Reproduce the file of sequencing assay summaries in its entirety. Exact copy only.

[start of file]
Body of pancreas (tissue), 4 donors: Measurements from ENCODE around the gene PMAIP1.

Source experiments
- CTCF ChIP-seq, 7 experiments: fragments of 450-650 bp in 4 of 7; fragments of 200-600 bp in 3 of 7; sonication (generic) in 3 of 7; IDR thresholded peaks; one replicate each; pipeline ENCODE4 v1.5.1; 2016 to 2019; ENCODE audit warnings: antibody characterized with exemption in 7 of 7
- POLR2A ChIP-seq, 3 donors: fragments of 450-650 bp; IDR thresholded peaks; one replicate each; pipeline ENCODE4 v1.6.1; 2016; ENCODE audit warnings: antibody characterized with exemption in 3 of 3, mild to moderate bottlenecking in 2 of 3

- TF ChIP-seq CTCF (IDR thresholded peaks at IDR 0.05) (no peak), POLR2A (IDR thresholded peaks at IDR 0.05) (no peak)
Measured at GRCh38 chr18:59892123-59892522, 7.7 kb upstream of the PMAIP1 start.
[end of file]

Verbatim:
Body of pancreas (tissue), 4 donors: Measurements from ENCODE around the gene PMAIP1.

Source experiments
- CTCF ChIP-seq, 7 experiments: fragments of 450-650 bp in 4 of 7; fragments of 200-600 bp in 3 of 7; sonication (generic) in 3 of 7; IDR thresholded peaks; one replicate each; pipeline ENCODE4 v1.5.1; 2016 to 2019; ENCODE audit warnings: antibody characterized with exemption in 7 of 7
- POLR2A ChIP-seq, 3 donors: fragments of 450-650 bp; IDR thresholded peaks; one replicate each; pipeline ENCODE4 v1.6.1; 2016; ENCODE audit warnings: antibody characterized with exemption in 3 of 3, mild to moderate bottlenecking in 2 of 3

- TF ChIP-seq CTCF (IDR thresholded peaks at IDR 0.05) (no peak), POLR2A (IDR thresholded peaks at IDR 0.05) (no peak)
Measured at GRCh38 chr18:59892123-59892522, 7.7 kb upstream of the PMAIP1 start.